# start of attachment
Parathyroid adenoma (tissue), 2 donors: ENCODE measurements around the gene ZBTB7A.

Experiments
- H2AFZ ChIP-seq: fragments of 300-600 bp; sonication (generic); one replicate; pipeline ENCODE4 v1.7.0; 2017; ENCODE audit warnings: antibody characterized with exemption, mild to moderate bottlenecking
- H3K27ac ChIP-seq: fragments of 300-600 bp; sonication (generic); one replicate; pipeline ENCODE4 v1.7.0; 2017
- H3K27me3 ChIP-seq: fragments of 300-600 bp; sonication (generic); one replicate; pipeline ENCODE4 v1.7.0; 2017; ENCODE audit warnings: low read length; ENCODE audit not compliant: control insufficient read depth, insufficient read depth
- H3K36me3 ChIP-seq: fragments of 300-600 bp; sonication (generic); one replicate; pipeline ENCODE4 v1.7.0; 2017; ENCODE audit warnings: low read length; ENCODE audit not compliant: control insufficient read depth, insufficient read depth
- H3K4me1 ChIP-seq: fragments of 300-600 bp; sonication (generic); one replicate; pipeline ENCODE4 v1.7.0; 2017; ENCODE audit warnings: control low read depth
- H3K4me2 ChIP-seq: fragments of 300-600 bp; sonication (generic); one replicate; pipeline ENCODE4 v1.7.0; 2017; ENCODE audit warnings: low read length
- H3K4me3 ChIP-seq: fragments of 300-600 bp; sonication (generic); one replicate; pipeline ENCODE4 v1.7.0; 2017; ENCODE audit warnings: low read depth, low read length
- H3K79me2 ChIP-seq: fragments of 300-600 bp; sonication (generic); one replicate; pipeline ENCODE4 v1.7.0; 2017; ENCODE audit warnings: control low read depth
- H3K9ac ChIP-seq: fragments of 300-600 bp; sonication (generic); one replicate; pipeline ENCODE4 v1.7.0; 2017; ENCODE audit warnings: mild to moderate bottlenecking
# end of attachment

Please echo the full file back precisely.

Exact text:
Parathyroid adenoma (tissue), 2 donors: ENCODE measurements around the gene ZBTB7A.

Experiments
- H2AFZ ChIP-seq: fragments of 300-600 bp; sonication (generic); one replicate; pipeline ENCODE4 v1.7.0; 2017; ENCODE audit warnings: antibody characterized with exemption, mild to moderate bottlenecking
- H3K27ac ChIP-seq: fragments of 300-600 bp; sonication (generic); one replicate; pipeline ENCODE4 v1.7.0; 2017
- H3K27me3 ChIP-seq: fragments of 300-600 bp; sonication (generic); one replicate; pipeline ENCODE4 v1.7.0; 2017; ENCODE audit warnings: low read length; ENCODE audit not compliant: control insufficient read depth, insufficient read depth
- H3K36me3 ChIP-seq: fragments of 300-600 bp; sonication (generic); one replicate; pipeline ENCODE4 v1.7.0; 2017; ENCODE audit warnings: low read length; ENCODE audit not compliant: control insufficient read depth, insufficient read depth
- H3K4me1 ChIP-seq: fragments of 300-600 bp; sonication (generic); one replicate; pipeline ENCODE4 v1.7.0; 2017; ENCODE audit warnings: control low read depth
- H3K4me2 ChIP-seq: fragments of 300-600 bp; sonication (generic); one replicate; pipeline ENCODE4 v1.7.0; 2017; ENCODE audit warnings: low read length
- H3K4me3 ChIP-seq: fragments of 300-600 bp; sonication (generic); one replicate; pipeline ENCODE4 v1.7.0; 2017; ENCODE audit warnings: low read depth, low read length
- H3K79me2 ChIP-seq: fragments of 300-600 bp; sonication (generic); one replicate; pipeline ENCODE4 v1.7.0; 2017; ENCODE audit warnings: control low read depth
- H3K9ac ChIP-seq: fragments of 300-600 bp; sonication (generic); one replicate; pipeline ENCODE4 v1.7.0; 2017; ENCODE audit warnings: mild to moderate bottlenecking